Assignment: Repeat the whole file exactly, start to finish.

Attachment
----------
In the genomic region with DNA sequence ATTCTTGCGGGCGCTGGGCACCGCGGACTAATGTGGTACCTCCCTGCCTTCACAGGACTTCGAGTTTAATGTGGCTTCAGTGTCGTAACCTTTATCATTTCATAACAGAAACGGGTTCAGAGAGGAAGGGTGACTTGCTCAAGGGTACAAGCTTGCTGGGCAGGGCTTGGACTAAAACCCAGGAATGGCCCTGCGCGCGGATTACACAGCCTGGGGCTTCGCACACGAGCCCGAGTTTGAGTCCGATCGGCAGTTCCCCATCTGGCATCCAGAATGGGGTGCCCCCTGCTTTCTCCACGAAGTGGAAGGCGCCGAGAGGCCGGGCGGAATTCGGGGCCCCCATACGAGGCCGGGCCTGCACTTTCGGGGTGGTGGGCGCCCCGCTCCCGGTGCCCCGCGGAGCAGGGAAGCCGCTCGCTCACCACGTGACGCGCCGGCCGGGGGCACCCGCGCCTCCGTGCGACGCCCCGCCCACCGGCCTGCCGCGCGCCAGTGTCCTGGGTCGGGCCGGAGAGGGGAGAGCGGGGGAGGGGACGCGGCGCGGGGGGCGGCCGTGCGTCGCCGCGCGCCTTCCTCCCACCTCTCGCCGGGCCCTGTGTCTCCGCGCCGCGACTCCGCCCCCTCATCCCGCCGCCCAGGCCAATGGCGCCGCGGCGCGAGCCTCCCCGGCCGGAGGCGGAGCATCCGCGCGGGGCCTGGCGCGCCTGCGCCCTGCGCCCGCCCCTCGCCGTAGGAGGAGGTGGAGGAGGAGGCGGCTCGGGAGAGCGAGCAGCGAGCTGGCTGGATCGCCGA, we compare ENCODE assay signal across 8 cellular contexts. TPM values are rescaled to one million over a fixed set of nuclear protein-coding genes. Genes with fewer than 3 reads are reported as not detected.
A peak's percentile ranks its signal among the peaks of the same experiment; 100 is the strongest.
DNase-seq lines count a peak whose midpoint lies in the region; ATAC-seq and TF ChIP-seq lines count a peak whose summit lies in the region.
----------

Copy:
In the genomic region with DNA sequence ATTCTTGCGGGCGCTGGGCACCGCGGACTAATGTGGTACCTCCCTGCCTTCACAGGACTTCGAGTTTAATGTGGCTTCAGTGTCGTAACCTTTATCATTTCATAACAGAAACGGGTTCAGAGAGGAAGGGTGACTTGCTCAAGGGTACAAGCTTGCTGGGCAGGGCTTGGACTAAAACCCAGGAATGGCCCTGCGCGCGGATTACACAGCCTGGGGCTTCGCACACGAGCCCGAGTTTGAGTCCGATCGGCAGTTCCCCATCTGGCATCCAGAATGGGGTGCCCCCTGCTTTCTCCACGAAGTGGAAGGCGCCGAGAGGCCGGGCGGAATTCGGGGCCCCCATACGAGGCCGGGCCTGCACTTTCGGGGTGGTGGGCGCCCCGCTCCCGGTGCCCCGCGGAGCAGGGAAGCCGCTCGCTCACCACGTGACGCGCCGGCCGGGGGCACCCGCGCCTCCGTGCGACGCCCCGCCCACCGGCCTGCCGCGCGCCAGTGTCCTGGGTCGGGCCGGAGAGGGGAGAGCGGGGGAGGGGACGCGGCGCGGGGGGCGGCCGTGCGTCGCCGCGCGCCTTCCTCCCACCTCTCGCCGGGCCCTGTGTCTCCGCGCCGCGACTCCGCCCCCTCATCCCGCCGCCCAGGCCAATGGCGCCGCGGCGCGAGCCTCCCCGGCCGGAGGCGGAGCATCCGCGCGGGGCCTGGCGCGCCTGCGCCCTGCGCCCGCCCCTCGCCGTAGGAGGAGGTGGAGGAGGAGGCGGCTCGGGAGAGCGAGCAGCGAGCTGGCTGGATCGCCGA, we compare ENCODE assay signal across 8 cellular contexts. TPM values are rescaled to one million over a fixed set of nuclear protein-coding genes. Genes with fewer than 3 reads are reported as not detected.
A peak's percentile ranks its signal among the peaks of the same experiment; 100 is the strongest.
DNase-seq lines count a peak whose midpoint lies in the region; ATAC-seq and TF ChIP-seq lines count a peak whose summit lies in the region.